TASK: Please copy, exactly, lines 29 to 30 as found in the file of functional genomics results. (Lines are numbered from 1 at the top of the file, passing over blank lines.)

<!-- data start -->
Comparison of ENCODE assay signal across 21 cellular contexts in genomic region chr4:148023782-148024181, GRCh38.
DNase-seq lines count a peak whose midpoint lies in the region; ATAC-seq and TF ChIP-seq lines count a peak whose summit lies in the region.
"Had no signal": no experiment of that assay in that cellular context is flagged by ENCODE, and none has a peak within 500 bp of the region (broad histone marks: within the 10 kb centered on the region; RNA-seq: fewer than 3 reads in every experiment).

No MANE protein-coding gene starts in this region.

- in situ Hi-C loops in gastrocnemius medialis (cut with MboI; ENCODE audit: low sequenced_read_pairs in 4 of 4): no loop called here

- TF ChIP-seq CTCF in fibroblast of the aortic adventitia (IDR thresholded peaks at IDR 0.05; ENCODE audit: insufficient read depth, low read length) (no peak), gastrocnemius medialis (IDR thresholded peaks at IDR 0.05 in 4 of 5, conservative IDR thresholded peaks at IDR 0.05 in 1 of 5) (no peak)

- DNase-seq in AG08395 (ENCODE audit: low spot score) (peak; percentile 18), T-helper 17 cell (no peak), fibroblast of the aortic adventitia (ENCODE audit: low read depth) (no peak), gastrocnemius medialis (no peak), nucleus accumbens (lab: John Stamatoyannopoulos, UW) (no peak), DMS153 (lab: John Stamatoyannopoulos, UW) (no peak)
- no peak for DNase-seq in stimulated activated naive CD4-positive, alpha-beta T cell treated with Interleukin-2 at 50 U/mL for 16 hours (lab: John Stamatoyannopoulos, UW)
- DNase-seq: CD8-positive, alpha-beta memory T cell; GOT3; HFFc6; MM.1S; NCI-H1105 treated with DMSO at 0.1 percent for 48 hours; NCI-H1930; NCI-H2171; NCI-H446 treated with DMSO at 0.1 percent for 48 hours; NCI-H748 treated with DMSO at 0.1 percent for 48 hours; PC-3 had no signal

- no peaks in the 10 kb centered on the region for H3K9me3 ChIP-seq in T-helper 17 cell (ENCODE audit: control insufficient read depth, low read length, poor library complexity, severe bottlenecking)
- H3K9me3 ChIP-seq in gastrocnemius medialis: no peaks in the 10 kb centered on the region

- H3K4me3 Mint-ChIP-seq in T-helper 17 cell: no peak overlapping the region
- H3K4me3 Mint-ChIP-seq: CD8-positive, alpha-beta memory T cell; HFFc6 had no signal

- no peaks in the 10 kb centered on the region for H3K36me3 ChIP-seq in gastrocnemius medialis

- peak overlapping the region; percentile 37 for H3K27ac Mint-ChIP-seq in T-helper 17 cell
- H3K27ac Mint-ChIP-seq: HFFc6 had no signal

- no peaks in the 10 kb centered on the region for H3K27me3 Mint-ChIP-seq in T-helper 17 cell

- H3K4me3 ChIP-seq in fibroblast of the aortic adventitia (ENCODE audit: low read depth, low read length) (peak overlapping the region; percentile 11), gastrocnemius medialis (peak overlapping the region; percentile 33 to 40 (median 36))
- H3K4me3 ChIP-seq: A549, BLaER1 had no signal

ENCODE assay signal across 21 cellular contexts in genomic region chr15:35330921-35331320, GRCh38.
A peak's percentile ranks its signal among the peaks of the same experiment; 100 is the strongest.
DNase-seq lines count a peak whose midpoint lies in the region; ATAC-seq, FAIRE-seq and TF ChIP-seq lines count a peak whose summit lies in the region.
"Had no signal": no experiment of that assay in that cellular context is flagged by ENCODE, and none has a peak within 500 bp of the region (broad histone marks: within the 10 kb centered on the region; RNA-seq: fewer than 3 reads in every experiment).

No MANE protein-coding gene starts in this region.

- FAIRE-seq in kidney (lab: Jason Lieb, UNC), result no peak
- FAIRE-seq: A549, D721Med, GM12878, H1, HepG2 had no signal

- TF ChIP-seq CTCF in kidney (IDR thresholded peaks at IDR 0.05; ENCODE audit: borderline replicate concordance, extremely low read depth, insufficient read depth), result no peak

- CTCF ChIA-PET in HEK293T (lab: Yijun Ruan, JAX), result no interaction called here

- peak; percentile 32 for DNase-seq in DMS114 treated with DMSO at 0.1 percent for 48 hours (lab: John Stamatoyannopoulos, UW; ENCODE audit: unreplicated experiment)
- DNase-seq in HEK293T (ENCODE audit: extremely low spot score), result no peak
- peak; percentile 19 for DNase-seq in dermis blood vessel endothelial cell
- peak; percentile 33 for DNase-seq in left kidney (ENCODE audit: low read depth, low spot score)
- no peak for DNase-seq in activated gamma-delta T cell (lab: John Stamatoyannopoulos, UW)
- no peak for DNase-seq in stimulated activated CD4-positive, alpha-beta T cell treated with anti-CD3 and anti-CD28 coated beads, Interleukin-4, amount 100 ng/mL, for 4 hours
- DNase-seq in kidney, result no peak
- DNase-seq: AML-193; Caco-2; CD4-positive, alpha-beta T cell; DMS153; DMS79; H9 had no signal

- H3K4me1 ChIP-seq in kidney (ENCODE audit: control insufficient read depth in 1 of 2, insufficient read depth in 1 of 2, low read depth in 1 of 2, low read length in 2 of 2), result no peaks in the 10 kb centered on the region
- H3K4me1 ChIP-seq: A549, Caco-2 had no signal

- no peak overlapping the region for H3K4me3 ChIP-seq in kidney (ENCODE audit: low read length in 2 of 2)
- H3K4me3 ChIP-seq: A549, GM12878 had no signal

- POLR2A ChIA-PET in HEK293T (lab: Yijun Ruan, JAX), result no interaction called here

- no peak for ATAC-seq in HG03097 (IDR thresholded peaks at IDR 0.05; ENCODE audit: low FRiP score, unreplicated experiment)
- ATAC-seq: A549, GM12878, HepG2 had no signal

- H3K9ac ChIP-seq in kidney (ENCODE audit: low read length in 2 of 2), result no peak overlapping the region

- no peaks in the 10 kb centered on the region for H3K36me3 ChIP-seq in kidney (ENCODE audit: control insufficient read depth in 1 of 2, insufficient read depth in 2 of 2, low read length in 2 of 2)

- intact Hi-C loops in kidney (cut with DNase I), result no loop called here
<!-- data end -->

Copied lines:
- peak; percentile 32 for DNase-seq in DMS114 treated with DMSO at 0.1 percent for 48 hours (lab: John Stamatoyannopoulos, UW; ENCODE audit: unreplicated experiment)
- DNase-seq in HEK293T (ENCODE audit: extremely low spot score), result no peak